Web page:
The work often reaches heightened degrees of hysteria through generalised shouts of panic and by aggressive orders executed fortississimo. The composer indicates the word "terror" in the score[9] in order to suggest the general idea of a passage and to bring a particularly graphic dimension to the score by using images of a panicked crowd, images of masks expressing various psychological states, knives to indicate a sudden stop, drawings symbolising destruction or violence etc. The suggested terror is dramatically portrayed by the tenor and basses who apply the concept of praxis-metapraxis. The composer invites them to perform their section with the nuance "silent fortissimo"; this indication, which could be described as paradoxical, means that the singers are not supposed to emit vocal sounds as in the conventional duties of a singer, and thereby participate in a praxis. In reality, the musicians are invited to push back the boundaries of their art and to produce a fortissimo sound not with their voice, which will remain silent, but through their participation in ferocious destruction within metapraxis. In the same vein, the pianist - who also participates in the metapraxis - violently closes the lid of the piano in a fortissimo fashion. The piano is thereby seen as being deprived of its role as a stringed instrument in order to change identity and become a percussion instrument.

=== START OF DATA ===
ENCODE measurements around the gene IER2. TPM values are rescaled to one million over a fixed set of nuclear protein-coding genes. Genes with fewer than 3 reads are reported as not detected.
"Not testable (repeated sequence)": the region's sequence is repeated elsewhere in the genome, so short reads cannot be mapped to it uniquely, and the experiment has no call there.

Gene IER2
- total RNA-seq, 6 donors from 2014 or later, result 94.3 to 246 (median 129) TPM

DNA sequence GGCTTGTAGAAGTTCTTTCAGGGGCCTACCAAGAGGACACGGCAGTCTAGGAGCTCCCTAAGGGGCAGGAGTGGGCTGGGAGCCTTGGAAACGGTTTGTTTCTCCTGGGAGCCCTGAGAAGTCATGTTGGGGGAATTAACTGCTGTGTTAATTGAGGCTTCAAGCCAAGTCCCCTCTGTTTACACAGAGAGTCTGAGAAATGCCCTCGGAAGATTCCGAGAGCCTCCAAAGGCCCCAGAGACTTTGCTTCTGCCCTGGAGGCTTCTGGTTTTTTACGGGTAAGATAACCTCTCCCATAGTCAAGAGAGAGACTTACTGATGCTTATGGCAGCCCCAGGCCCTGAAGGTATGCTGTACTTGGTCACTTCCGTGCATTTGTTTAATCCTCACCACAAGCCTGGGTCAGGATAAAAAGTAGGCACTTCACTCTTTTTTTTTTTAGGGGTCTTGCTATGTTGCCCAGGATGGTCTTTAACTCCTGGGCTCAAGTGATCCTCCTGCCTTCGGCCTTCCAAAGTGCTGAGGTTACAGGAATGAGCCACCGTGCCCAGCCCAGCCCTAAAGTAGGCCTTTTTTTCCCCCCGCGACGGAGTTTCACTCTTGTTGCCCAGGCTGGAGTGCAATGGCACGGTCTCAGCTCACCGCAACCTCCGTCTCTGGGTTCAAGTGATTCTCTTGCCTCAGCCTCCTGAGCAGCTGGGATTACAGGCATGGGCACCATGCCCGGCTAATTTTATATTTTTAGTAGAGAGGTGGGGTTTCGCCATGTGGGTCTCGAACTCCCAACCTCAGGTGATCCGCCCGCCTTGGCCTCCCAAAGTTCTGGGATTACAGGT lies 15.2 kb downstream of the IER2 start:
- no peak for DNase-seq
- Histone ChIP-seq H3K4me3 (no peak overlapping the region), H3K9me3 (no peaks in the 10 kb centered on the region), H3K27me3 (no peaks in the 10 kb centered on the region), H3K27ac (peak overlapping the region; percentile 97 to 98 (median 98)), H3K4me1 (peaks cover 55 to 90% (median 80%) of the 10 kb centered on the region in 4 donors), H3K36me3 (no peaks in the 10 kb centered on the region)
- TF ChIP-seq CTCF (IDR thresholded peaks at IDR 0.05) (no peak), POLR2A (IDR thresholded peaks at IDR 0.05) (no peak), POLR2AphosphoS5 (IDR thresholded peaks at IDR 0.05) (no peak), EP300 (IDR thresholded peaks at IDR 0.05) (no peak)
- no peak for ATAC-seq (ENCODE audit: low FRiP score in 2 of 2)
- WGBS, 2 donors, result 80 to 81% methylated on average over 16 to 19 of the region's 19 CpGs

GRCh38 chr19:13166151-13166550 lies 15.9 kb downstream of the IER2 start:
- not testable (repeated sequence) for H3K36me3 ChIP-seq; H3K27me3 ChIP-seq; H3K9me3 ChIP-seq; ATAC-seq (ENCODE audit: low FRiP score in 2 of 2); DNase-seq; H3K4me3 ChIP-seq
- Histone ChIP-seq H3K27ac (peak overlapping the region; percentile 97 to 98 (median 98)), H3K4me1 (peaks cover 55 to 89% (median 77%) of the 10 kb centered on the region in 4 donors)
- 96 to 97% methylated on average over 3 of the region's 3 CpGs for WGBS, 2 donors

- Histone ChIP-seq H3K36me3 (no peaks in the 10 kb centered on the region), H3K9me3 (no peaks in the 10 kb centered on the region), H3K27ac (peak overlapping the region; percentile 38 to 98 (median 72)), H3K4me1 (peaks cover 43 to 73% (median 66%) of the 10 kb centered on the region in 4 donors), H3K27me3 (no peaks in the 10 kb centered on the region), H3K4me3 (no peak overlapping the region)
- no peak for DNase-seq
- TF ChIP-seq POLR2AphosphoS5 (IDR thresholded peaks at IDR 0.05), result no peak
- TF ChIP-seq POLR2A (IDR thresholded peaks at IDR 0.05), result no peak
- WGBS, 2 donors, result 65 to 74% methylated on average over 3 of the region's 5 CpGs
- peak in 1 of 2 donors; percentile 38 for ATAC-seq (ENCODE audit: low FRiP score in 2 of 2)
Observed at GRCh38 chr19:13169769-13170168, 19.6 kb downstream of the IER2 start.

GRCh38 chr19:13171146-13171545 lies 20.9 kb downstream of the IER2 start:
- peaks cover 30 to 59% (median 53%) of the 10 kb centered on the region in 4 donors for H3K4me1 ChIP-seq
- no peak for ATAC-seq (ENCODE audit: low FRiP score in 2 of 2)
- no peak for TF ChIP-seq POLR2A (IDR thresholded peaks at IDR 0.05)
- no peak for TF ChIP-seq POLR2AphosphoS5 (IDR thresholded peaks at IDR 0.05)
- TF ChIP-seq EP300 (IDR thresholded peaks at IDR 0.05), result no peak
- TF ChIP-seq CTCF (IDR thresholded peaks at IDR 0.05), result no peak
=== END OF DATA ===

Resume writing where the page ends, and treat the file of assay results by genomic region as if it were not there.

The fear provoked by the nightmarish events which occur in the bottom cycle of the diagram in nine degrees of Mysterion is represented by whistles, clapping or vocal sounds interpreted separately by each member of the choir. In this case, the composer has noted the symbol "ψ" on the score, identifying the psychological factor which occurs in the score and which suggests a psychological attitude to be adopted. The nightmare is also interpreted by groups of musicians who sing a "ψ" psychological passage, by interpreting a series of meaningless yawns, exaggerated and grotesque tremolos, shouts and bleak sounds.

Mysterion (1966), areas of duration 119-122.